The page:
To paraphrase Madonna: It’s a digital world and I am a [reluctant] digital girl.
We’ve all gotten it: the email that unravels all your awesome (if you do say so yourself) plans. You send a simple request to someone and they email back explaining all the reasons what you need is not possible. Or you get an unsolicited bit of advice or feedback that hits every nerve in your body. Or you send a bit of feedback only to receive an email in return that is laden with hurt feelings and accusations. As our world continues to turn more and more to impersonal, digital communication methods it becomes easier to lose sight of feelings and emotions when we communicate with a quick click, click, click… send.
But human beings haven’t changed. We are still emotional beings who take pride in our work and try (I hope) to do our best to respect the dignity of others in our communications. So this turn to cold, digital communication is sometimes at odds with our communication needs as individuals. Some personality types are better suited to digital communication than others. But on the whole, we lose something when we communicate as though it is entirely mechanical instead of personal.
So, how do we respond in love while still maintaining appropriate boundaries and professionalism?
Here are my quick and dirty email communication rules that I try to follow:
1. Take a breath or, better yet, several. Just because email means instant communication is possible, it doesn’t mean instant communication is necessary. With smart phones, tablets, and wifi galore we’ve become a society that expects instantaneous answers to all of life’s questions. Just because there might be an expectation that we respond immediately it does not mean it is required. Take 24 hours before responding to any email, that is not time sensitive, that is upsetting or inflammatory. If you think that window might further damage the relationship, a simple response that tells the sender you received her/his correspondence and will respond soon can sometimes defuse the situation temporarily.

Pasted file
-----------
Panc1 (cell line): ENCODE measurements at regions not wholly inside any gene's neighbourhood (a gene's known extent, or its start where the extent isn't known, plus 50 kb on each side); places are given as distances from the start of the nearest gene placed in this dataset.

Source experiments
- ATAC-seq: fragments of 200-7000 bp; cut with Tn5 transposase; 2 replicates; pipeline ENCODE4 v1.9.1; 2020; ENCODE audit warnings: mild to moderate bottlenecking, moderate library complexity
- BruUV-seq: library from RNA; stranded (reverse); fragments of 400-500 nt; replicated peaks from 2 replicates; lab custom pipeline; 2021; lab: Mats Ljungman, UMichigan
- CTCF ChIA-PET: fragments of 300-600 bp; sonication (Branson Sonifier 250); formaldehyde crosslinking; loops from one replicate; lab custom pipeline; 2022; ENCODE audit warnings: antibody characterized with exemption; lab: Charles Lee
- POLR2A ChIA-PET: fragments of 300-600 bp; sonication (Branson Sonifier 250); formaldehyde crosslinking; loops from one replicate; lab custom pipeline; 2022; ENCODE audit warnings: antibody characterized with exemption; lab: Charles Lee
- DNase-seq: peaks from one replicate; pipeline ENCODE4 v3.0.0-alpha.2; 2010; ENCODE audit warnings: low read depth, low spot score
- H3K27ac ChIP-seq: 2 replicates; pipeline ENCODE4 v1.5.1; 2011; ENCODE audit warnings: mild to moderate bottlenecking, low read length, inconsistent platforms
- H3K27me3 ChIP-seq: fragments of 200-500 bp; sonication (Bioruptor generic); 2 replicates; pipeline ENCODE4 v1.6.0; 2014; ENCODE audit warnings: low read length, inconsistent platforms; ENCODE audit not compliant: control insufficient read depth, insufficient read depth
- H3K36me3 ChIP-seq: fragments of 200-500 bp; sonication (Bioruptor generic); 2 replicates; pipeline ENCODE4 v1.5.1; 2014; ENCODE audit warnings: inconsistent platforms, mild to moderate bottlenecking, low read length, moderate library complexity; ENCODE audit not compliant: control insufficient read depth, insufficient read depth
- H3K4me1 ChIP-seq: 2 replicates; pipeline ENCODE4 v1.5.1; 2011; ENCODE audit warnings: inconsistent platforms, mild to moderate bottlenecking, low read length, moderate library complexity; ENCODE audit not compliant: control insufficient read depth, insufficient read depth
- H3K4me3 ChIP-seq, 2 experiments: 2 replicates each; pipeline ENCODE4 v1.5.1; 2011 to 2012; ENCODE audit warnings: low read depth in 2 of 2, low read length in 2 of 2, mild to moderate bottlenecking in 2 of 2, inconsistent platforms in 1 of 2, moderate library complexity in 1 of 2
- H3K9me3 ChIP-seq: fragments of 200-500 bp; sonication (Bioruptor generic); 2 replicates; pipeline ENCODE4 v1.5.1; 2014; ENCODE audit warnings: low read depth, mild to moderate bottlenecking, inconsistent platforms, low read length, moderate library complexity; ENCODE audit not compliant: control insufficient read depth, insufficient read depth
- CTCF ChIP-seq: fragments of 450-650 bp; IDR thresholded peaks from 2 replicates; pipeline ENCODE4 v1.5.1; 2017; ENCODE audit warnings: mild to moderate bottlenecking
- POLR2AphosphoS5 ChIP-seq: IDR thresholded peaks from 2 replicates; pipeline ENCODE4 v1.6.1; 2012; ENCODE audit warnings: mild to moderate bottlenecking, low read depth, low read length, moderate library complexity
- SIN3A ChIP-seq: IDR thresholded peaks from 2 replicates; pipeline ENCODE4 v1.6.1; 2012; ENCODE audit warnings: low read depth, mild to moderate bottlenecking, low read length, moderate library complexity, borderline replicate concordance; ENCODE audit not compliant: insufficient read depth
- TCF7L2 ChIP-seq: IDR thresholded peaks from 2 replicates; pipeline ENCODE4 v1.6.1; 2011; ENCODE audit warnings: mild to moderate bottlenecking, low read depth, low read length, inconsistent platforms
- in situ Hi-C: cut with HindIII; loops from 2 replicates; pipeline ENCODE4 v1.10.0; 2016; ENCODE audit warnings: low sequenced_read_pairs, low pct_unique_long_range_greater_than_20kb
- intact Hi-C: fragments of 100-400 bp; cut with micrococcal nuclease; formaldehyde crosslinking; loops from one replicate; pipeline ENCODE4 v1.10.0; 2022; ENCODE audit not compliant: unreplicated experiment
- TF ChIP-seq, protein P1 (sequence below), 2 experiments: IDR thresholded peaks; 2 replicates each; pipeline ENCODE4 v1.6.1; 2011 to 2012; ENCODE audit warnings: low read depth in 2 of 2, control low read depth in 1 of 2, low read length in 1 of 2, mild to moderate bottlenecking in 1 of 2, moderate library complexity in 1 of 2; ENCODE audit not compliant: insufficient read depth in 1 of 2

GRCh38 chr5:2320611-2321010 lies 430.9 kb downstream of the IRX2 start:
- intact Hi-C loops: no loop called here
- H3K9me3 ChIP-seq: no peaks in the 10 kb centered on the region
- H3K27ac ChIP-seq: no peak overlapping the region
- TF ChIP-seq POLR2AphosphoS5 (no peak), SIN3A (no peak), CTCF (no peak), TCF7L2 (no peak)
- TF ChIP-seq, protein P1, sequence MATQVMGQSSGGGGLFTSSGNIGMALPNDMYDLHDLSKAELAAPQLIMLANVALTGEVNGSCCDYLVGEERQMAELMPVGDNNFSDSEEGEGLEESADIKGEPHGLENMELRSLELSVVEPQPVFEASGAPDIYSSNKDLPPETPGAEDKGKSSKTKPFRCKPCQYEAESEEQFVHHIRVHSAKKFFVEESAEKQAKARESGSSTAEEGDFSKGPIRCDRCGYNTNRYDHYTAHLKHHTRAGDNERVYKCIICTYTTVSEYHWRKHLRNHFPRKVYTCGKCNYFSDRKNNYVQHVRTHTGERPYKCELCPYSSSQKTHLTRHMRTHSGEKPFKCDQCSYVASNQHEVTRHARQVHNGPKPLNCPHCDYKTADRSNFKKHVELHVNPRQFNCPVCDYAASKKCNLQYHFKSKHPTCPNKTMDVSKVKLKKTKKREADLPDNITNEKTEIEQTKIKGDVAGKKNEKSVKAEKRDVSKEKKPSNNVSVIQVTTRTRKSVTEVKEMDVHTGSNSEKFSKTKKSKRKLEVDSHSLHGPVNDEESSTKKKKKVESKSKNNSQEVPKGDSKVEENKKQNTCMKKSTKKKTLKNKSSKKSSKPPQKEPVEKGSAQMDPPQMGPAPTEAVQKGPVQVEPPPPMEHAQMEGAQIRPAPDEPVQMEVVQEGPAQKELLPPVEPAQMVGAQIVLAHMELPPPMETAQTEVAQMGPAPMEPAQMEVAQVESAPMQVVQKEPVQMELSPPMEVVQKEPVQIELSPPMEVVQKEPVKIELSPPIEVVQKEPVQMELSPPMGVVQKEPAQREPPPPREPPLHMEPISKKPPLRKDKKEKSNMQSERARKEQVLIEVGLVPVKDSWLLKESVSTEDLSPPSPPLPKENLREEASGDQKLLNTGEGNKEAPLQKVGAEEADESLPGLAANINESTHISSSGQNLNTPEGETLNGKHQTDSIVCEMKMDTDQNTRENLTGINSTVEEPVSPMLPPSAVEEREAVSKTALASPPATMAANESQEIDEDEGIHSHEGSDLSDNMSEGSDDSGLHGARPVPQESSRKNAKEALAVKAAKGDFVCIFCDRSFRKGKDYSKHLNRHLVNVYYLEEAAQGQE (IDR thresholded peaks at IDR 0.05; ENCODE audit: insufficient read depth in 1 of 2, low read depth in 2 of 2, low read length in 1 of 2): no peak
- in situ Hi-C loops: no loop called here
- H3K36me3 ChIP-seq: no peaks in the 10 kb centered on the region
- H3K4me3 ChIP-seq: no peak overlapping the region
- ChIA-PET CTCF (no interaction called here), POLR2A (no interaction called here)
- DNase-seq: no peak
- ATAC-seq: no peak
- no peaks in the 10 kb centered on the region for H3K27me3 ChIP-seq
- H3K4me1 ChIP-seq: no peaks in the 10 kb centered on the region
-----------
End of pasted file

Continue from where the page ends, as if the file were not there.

2. Take it off line. Email is best employed for matter-of-fact, short communications. Once hurt feelings get involved the situation can escalate quickly. Offer to meet in person or by telephone if the correspondence has taken a turn towards hurt feelings.
3. Walk a mile. If you thought the thing you were requesting was simple yet the response you got was complicated, rather than further explaining why your request is really simple – look at it from their perspective. What are the values involved? What other factors are in play?
4. Get an outside perspective. If you really cannot settle down or see the reasoning in the correspondence, ask an unbiased person to weigh in. Sometimes this might be to validate what you are experiencing, a lot of the time this might be to objectively consider both sides.
5. Remember the Christ that is in them. It is really easy to play the “I’m right, they’re wrong” game with email. You don’t have to look the other person in the eye when you are communicating and “hearing” their words. I find it is always best for me to assume the best motives and remember that at the bottom of it all the person with whom I am communicating was created in God’s image. This is both the hardest and easiest step. If loving everybody was easy, we’d live in a much more peaceful world.
It’s only after I’ve completed the above five steps that I am able to respond to difficult emails with love. Sometimes I do respond before I’ve participated in these steps and sometimes I luck out and do a good job. Most of the time, though, a quick response leads to hurt feelings and a much longer and more arduous communication than was necessary.
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